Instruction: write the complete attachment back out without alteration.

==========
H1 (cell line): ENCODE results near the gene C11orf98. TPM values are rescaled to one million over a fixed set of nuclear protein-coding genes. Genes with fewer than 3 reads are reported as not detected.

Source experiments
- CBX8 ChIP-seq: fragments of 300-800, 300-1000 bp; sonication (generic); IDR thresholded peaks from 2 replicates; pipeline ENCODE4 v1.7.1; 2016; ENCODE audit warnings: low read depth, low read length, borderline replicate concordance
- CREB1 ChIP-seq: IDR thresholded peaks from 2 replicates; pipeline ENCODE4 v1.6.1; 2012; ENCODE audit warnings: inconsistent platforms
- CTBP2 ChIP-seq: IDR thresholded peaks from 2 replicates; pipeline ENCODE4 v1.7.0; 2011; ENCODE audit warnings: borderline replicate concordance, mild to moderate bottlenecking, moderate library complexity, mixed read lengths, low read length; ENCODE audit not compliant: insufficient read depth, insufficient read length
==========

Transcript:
H1 (cell line): ENCODE results near the gene C11orf98. TPM values are rescaled to one million over a fixed set of nuclear protein-coding genes. Genes with fewer than 3 reads are reported as not detected.

Source experiments
- CBX8 ChIP-seq: fragments of 300-800, 300-1000 bp; sonication (generic); IDR thresholded peaks from 2 replicates; pipeline ENCODE4 v1.7.1; 2016; ENCODE audit warnings: low read depth, low read length, borderline replicate concordance
- CREB1 ChIP-seq: IDR thresholded peaks from 2 replicates; pipeline ENCODE4 v1.6.1; 2012; ENCODE audit warnings: inconsistent platforms
- CTBP2 ChIP-seq: IDR thresholded peaks from 2 replicates; pipeline ENCODE4 v1.7.0; 2011; ENCODE audit warnings: borderline replicate concordance, mild to moderate bottlenecking, moderate library complexity, mixed read lengths, low read length; ENCODE audit not compliant: insufficient read depth, insufficient read length